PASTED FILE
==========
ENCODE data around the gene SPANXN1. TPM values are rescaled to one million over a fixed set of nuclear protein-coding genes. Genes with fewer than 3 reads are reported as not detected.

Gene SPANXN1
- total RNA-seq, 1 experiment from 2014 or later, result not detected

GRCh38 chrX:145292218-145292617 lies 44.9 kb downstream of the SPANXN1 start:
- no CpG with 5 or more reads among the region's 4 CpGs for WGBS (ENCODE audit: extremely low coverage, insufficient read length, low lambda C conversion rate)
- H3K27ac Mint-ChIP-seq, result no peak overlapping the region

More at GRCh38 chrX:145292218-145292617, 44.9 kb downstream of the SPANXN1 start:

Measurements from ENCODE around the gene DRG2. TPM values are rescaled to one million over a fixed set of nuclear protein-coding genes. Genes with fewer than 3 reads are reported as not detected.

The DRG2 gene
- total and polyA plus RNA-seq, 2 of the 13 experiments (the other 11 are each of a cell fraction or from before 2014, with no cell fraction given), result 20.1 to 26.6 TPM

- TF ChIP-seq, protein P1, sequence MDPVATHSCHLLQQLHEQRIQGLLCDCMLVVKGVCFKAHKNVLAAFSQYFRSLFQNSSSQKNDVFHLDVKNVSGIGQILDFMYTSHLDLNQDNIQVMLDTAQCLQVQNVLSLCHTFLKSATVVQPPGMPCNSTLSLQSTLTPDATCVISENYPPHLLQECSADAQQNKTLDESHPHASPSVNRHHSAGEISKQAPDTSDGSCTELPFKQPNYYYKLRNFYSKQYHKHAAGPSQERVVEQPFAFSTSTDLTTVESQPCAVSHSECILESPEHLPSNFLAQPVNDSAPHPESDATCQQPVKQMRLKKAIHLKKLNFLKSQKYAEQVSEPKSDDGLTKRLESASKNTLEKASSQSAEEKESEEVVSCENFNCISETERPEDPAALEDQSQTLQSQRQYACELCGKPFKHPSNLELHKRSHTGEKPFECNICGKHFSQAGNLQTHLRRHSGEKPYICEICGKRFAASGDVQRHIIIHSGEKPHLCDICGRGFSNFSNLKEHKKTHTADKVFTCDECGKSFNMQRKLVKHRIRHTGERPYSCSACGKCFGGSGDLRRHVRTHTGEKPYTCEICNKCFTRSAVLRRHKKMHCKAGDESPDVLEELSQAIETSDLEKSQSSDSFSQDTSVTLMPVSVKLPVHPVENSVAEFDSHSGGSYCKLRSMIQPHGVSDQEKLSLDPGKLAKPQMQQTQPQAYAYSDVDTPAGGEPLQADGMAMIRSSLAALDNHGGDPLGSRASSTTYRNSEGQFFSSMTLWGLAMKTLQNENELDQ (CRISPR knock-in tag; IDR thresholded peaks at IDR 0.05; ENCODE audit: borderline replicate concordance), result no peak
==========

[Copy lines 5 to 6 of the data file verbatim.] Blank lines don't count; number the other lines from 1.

- no CpG with 5 or more reads among the region's 4 CpGs for WGBS (ENCODE audit: extremely low coverage, insufficient read length, low lambda C conversion rate)
- H3K27ac Mint-ChIP-seq, result no peak overlapping the region